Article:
Sunday, February 2, 2014

Grafting a lamb

Grafting lambs is an iffy occupation. The need usually arises when a new mom dies or is too sick to nurse her baby. Then we try to persuade another mom to adopt that baby. The other reason to try a graft is when a mom loses her babies and has all that good milk going to waste, not to mention the anguish the mom feels for her lost baby. Sometimes, mom’s call for several days, trying to find dead lambs.

Dave went out to the barn to turn off a light on Tuesday night and found two moms and two new lambs! One of the moms was 56y. Neither of the lambs was hers; hers had both died a day ago. She was very interested, nose down, snuffling, calling to the new lamb.

Dave and I conferred about pros and cons. If we could get 56 to accept a new lamb, both lambs would have more milk to drink and would gain weight faster. If the graft didn’t work, if 56 didn’t accept the new lamb, his actual mom might not accept him back. That would leave us with one lamb getting a lot of milk from his mother and a bottle lamb, gaining weight not so well on lamb milk replacer.

Grafting usually doesn’t work. We have tied an older lamb’s legs together to fool a new mom into thinking it was her newborn. Didn’t fool her. We have put a ewe into a stanchion, trying to keep the ewe from sniffing a grafted lamb and therefore not realizing it wasn’t hers. Didn’t fool her. We have rubbed a newborn onto an older lamb hoping that the amniotic fluid would disguise the scent of the older lamb and the mom would accept the graft. She didn’t accept it. Our friend Glen has even skinned a dead lamb and tied its skin to an older lamb to make the new mom believe it was her lamb. That did work, but we weren’t in a position to skin anybody.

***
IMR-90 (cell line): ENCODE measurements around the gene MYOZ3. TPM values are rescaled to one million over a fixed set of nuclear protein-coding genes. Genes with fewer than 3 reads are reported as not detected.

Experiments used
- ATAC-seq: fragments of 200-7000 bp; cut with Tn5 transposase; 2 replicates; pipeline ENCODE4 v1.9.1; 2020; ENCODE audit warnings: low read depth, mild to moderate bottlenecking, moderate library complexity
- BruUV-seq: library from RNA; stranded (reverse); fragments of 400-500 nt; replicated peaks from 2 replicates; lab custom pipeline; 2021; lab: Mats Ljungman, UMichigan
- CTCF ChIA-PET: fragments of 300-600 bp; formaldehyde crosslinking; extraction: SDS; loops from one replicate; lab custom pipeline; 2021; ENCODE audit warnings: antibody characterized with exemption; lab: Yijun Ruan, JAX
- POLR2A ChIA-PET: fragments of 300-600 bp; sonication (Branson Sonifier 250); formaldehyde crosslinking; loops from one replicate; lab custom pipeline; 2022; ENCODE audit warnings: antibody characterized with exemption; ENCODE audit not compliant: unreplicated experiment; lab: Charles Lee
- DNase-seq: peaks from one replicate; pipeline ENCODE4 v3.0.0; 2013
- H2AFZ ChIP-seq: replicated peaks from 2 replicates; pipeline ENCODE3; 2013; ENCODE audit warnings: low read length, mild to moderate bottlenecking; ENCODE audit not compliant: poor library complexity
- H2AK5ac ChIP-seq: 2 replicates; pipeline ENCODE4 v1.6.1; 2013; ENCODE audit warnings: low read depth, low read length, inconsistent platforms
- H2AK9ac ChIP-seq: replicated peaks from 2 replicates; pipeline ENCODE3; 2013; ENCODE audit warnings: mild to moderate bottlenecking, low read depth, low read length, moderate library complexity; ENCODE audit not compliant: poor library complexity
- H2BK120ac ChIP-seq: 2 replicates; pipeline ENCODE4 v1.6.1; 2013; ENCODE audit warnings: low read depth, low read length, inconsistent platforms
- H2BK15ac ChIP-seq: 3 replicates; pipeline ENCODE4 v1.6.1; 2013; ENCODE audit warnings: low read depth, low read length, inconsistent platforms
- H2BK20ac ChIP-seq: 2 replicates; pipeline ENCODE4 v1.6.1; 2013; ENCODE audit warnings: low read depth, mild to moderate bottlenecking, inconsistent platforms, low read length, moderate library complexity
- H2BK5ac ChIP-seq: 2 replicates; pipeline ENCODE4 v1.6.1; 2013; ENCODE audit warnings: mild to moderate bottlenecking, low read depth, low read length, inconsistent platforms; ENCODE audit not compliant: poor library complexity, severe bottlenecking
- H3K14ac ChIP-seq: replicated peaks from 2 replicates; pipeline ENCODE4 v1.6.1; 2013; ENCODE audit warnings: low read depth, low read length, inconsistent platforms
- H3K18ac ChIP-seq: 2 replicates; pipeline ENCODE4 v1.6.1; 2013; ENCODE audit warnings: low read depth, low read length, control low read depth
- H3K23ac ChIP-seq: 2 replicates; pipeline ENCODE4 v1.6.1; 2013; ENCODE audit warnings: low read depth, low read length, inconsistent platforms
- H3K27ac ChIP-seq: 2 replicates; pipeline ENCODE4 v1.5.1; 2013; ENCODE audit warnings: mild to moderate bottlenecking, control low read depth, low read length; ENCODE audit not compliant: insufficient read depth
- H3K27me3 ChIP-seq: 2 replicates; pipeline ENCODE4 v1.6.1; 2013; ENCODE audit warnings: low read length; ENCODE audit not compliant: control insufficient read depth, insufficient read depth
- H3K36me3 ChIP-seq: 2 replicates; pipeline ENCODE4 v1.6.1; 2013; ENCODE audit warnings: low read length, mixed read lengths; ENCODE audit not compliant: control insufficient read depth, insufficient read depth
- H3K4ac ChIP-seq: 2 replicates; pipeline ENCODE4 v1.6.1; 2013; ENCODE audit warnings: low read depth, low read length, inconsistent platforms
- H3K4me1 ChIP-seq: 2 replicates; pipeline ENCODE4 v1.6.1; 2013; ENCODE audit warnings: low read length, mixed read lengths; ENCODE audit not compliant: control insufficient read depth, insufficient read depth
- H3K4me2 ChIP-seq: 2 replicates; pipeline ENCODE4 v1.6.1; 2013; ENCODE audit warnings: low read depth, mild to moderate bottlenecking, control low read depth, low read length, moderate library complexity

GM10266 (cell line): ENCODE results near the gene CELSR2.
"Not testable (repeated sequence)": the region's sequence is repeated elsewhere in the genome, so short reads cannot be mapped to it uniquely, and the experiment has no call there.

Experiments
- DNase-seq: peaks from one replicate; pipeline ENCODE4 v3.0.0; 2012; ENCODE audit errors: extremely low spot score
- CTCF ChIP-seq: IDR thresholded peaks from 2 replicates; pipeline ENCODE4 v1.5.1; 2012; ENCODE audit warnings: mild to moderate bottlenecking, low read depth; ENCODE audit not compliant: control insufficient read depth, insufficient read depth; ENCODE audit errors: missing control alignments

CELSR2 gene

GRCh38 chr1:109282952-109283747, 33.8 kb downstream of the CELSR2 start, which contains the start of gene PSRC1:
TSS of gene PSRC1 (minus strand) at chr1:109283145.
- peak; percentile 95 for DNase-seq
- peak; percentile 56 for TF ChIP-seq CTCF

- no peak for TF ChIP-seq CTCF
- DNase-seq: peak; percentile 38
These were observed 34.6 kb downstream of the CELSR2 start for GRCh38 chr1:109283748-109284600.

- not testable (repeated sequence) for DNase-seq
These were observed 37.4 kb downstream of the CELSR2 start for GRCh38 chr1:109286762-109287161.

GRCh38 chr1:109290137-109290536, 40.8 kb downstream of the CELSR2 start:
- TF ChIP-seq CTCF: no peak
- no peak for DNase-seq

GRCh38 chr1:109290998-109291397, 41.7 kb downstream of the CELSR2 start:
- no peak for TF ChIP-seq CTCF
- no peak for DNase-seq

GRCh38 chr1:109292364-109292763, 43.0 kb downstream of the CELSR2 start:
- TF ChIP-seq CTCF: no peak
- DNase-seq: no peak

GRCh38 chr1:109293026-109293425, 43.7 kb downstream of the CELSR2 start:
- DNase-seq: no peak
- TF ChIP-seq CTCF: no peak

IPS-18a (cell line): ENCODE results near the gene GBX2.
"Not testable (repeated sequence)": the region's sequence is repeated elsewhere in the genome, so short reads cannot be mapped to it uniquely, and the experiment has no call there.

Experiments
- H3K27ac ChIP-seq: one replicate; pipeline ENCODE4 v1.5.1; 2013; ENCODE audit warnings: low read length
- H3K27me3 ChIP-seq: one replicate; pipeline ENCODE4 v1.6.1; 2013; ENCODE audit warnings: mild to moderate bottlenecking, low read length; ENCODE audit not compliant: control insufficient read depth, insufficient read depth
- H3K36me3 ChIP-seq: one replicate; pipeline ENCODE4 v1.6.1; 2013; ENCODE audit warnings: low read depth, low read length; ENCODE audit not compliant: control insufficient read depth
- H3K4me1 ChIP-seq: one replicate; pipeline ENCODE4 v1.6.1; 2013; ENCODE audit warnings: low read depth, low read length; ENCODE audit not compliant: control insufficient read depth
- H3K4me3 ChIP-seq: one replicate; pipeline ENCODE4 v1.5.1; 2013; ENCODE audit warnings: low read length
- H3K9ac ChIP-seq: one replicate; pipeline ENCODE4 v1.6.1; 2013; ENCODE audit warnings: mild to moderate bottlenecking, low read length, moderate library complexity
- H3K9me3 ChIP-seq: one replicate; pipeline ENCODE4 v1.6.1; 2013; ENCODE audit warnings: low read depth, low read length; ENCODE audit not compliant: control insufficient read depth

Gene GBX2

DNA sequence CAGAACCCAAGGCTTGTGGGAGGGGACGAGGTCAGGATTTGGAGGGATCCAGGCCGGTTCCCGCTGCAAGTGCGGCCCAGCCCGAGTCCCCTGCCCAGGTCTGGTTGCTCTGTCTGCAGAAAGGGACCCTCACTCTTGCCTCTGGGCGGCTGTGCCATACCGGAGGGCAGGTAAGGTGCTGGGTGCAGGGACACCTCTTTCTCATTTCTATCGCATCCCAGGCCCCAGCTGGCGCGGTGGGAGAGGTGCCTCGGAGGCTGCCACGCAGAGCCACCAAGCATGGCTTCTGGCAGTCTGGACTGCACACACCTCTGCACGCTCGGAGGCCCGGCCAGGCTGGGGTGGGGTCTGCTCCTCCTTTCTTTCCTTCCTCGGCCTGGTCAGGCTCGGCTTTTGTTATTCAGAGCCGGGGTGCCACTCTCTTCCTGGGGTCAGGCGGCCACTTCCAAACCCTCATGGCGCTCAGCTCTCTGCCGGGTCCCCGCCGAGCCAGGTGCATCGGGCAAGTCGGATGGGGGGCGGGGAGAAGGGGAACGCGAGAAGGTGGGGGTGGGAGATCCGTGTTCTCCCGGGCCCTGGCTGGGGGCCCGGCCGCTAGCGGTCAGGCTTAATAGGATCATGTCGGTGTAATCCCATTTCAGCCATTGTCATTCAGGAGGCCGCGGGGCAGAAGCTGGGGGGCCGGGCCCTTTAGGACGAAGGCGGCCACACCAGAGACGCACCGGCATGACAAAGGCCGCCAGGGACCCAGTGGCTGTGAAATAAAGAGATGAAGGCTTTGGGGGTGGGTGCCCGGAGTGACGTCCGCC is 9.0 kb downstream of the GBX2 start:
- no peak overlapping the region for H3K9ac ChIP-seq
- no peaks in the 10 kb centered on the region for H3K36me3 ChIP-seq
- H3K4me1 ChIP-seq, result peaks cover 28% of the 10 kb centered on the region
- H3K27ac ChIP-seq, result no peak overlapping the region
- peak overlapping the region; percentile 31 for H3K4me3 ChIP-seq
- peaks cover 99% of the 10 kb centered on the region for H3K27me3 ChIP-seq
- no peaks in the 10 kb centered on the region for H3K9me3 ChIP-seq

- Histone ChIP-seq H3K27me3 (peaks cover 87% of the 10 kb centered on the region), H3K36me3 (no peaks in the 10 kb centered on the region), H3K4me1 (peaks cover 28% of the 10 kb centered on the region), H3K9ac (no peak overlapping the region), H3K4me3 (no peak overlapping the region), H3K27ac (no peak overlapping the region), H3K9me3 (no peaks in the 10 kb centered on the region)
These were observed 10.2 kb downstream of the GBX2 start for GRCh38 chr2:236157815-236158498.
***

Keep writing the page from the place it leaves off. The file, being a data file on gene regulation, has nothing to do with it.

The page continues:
We followed our hearts and decided to graft one of the new lambs onto 56. Dave picked up the lamb and carried him slowly to a pen. He laid him in the glow of a heat lamp and stepped back. 56 came in, chuckling and baaing. She sniffed the lamb and immediately started licking him. Dave shut the pen door and watched. Soon the lamb was on his feet, searching for a nipple. When he found it, 56 stood quite still, allowing him to butt her udder and finally to nurse. Meanwhile ewe number 7g hadn’t realized that we’d stolen one of her babies. She chuckled contentedly and encouraged her remaining lamb to nurse.

It was a successful graft. The old mom really wanted a baby, and had milk. The newer ewe had had mastitis in the past and only produced milk on one side, so would have had a hard time feeding two babies. Two babies nursing on moms and no bottle babies. Perfect.


  1. What a lovely story. I hope they continue to do well.

  2. OK, that tugged our heart strings... Tony & Jan

  3. I found that drenching a lamb in a still-born lambs afterbirth worked quite well. Also, vests made to of skinned dead lambs worked but eventually start to dry and curl up at the edges. By then though the graft was a success and the vest could be cut off.